( Originally Published 1932 )
Brook Hill lies on both sides of the Brook Turnpike, where the road is shaded by noble cedars, and extends southwardly about a mile. This Brook Turnpike was the first improved road ever built out of Richmond, being constructed to afford communication between this section and the cities and country to the north. Down this historic turnpike Lafayette marched to meet the British at Yorktown and, victorious, he returned by this road.
A century ago there thundered over this turnpike, thrice a week, the fast mail coach from the North with letters from New York written only five or six days before, and bringing "the latest news from Europe," which was anywhere from five to ten weeks old. And over this turnpike from 1861-'65 marched countless numbers of men in gray, and again in blue.
During the War Between the States Brook Hill became a hospital, and all rooms not actually occupied by the family were filled with sick Confederate soldiers brought in from the various camps situated on the place or in the surrounding country, preference being always given to private soldiers.
Sometimes the Confederate soldiers would remain at Brook Hill, for there were the earthworks, visible to this day, which marked the outer line of defense of the City of Richmond. And during those strenuous years all of the leaders of the Confederacy, with the exception of Stonewall Jackson, had at one time or another been guests within its walls.
Brook Hill was the ancestral home of the Williamson family, and through intermarriage with the Stewarts remains today in the same family after the lapse of more than two hundred years. It is the home of the Misses Stewart, and the gathering place of the whole family throughout all its branches.
Soon after the Indians had been driven away and Virginia was still a struggling young royal colony, came John Williamson of Kent, England, and settled at Brook Hill. Tradition tells us that he built a modest home some distance in front of where the present house stands.
And a church, historic St. John's, came very near being also built at Brook Hill somewhat later. For Richmond was growing fast, though of course no one then dreamed that by 1800 it would be so large as to contain 5,300 people about equally divided between white and black.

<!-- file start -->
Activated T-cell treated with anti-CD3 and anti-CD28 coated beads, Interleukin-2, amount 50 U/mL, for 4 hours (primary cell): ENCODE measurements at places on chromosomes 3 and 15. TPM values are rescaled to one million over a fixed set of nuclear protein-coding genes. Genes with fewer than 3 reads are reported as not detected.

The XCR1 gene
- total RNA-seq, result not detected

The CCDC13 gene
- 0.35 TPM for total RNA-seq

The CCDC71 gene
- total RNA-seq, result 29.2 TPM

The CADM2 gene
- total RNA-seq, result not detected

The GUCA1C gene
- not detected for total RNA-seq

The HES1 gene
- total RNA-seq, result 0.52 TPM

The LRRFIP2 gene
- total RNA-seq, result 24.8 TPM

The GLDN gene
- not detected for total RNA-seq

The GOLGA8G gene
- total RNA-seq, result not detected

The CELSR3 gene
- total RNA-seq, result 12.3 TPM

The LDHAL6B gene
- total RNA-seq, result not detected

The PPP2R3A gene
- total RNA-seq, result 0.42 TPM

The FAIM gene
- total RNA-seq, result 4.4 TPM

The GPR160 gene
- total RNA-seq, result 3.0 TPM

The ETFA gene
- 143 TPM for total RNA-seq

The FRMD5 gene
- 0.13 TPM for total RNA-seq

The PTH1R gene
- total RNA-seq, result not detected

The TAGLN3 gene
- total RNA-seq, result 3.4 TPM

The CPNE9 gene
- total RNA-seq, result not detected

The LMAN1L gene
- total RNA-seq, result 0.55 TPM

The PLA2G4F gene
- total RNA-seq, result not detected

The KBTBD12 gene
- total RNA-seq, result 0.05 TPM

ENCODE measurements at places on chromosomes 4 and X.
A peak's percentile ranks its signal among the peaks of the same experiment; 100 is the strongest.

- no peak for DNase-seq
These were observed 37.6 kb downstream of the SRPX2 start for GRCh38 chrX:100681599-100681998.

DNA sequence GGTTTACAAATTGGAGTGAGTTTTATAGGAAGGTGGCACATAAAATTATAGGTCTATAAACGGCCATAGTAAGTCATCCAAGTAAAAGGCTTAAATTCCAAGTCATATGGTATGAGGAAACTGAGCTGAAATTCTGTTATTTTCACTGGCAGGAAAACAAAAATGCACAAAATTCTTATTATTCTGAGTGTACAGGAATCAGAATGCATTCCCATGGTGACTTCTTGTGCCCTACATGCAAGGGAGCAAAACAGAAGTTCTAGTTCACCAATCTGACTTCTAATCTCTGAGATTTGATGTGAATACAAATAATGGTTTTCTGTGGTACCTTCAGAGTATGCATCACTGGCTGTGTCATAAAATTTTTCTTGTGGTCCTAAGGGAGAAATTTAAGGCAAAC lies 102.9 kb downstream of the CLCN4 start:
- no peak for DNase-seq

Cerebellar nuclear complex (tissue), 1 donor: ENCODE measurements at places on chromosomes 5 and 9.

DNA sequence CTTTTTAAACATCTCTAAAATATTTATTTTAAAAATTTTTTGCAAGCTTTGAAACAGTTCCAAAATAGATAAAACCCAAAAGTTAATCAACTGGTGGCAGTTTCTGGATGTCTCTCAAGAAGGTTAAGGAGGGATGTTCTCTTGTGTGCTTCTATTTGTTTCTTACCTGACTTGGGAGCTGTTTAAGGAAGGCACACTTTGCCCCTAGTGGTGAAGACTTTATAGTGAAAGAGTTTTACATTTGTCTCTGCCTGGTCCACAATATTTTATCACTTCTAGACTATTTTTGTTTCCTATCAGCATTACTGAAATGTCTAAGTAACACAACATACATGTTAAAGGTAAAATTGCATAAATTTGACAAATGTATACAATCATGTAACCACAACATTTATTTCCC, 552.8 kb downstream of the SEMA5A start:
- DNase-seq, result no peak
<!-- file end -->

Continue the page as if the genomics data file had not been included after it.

In 1731 John Williamson was appointed "one of the Processioners of Lands" at a "Vestry held for Henrico Parish." Four years later he was elected to the vestry of "Curles Church for Henrico Parish." At the same vestry meeting it was evidently decided that a place growing as fast as Richmond needed a church of its own, for the records read: "The Vestry do agree to build a church on the most convenient place at or near Thomas Williamson's in this Parish." This, of course, was Brook Hill. We further read, "It is ordered that the collector do receive of every Tithable person in the Parish, five pounds of Tobacco, after the usual deduction, to be apply'd towards the New Church at Williamson's."
However, nothing was done for three years, and in the meantime William Byrd, founder of Richmond, had offered to give them two lots, pine timber, "and wood for burning the bricks into the bargain." And so the minutes of the vestry meeting of October 13, 1740, read, "Whereupon the question is put whether the said church should be built on the Hill cared Indian Town [i.e. Church Hill], at Richmond, or at Thomas Williamson's plantation on Brook Road, and is carried by a majority of voices for the former."
The present house at Brook Hill was built prior to 1731, and was a modest affair, which has been added to more than once in the course of time. In this old home five generations of the family have in succession first seen the light of day.
In 1843 John Stewart married Mary Amanda Williamson, only daughter of Robert Carter Williamson of Brook Hill. Subsequently Mr. and Mrs. Stewart gave a part of Brook Hill to the Episcopal Church, and upon this land with the help of a brother, Daniel Kerr Stewart, they built Emmanuel Church and Emmanuel Rectory.